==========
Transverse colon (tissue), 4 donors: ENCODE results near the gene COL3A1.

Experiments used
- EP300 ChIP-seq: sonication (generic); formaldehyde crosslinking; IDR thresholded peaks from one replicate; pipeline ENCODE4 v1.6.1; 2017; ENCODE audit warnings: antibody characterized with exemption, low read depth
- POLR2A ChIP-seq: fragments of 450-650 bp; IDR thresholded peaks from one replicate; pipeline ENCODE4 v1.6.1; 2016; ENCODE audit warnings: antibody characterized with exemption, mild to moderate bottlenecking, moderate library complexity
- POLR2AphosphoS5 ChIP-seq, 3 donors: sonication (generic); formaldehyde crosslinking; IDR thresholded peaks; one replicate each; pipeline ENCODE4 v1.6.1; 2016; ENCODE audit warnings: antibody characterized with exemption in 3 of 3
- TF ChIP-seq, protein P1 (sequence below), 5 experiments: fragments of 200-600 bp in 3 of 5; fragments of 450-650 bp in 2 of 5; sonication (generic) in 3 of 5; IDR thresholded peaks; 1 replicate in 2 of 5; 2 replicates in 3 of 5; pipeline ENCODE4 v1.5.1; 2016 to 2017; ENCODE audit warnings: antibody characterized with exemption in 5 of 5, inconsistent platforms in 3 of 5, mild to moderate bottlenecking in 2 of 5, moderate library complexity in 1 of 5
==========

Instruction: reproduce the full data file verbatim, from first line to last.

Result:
Transverse colon (tissue), 4 donors: ENCODE results near the gene COL3A1.

Experiments used
- EP300 ChIP-seq: sonication (generic); formaldehyde crosslinking; IDR thresholded peaks from one replicate; pipeline ENCODE4 v1.6.1; 2017; ENCODE audit warnings: antibody characterized with exemption, low read depth
- POLR2A ChIP-seq: fragments of 450-650 bp; IDR thresholded peaks from one replicate; pipeline ENCODE4 v1.6.1; 2016; ENCODE audit warnings: antibody characterized with exemption, mild to moderate bottlenecking, moderate library complexity
- POLR2AphosphoS5 ChIP-seq, 3 donors: sonication (generic); formaldehyde crosslinking; IDR thresholded peaks; one replicate each; pipeline ENCODE4 v1.6.1; 2016; ENCODE audit warnings: antibody characterized with exemption in 3 of 3
- TF ChIP-seq, protein P1 (sequence below), 5 experiments: fragments of 200-600 bp in 3 of 5; fragments of 450-650 bp in 2 of 5; sonication (generic) in 3 of 5; IDR thresholded peaks; 1 replicate in 2 of 5; 2 replicates in 3 of 5; pipeline ENCODE4 v1.5.1; 2016 to 2017; ENCODE audit warnings: antibody characterized with exemption in 5 of 5, inconsistent platforms in 3 of 5, mild to moderate bottlenecking in 2 of 5, moderate library complexity in 1 of 5